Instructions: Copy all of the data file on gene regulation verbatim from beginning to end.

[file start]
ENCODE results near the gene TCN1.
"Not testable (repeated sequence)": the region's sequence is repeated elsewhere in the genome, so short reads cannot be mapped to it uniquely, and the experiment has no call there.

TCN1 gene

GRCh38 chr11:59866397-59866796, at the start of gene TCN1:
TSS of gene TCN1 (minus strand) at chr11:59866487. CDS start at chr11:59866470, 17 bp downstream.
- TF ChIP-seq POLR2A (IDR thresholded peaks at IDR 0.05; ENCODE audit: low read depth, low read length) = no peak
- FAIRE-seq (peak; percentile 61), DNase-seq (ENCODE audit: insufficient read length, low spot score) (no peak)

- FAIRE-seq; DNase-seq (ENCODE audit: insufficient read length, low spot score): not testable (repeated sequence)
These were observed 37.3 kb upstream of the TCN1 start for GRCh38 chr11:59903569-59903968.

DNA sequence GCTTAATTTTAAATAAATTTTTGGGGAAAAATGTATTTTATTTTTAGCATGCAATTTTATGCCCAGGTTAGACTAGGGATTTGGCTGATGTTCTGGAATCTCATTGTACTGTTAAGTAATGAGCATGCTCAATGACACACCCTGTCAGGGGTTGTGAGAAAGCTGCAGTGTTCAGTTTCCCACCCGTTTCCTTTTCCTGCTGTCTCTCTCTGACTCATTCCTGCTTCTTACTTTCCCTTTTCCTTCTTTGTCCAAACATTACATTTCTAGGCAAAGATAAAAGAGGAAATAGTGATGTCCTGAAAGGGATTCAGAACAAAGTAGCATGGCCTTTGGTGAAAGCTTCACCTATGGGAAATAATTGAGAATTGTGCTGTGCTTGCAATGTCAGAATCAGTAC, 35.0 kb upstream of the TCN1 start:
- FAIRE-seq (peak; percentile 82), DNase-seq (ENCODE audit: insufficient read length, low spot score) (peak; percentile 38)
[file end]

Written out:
ENCODE results near the gene TCN1.
"Not testable (repeated sequence)": the region's sequence is repeated elsewhere in the genome, so short reads cannot be mapped to it uniquely, and the experiment has no call there.

TCN1 gene

GRCh38 chr11:59866397-59866796, at the start of gene TCN1:
TSS of gene TCN1 (minus strand) at chr11:59866487. CDS start at chr11:59866470, 17 bp downstream.
- TF ChIP-seq POLR2A (IDR thresholded peaks at IDR 0.05; ENCODE audit: low read depth, low read length) = no peak
- FAIRE-seq (peak; percentile 61), DNase-seq (ENCODE audit: insufficient read length, low spot score) (no peak)

- FAIRE-seq; DNase-seq (ENCODE audit: insufficient read length, low spot score): not testable (repeated sequence)
These were observed 37.3 kb upstream of the TCN1 start for GRCh38 chr11:59903569-59903968.

DNA sequence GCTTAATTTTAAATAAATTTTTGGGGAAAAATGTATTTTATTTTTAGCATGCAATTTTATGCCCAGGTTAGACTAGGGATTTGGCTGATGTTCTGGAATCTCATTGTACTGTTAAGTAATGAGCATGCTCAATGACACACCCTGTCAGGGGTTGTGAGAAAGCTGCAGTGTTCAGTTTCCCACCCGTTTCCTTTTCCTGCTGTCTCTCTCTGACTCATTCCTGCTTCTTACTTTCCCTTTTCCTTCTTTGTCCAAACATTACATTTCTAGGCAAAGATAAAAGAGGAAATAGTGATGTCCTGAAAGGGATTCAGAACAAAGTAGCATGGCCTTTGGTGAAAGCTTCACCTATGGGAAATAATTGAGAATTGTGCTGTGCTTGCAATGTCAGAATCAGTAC, 35.0 kb upstream of the TCN1 start:
- FAIRE-seq (peak; percentile 82), DNase-seq (ENCODE audit: insufficient read length, low spot score) (peak; percentile 38)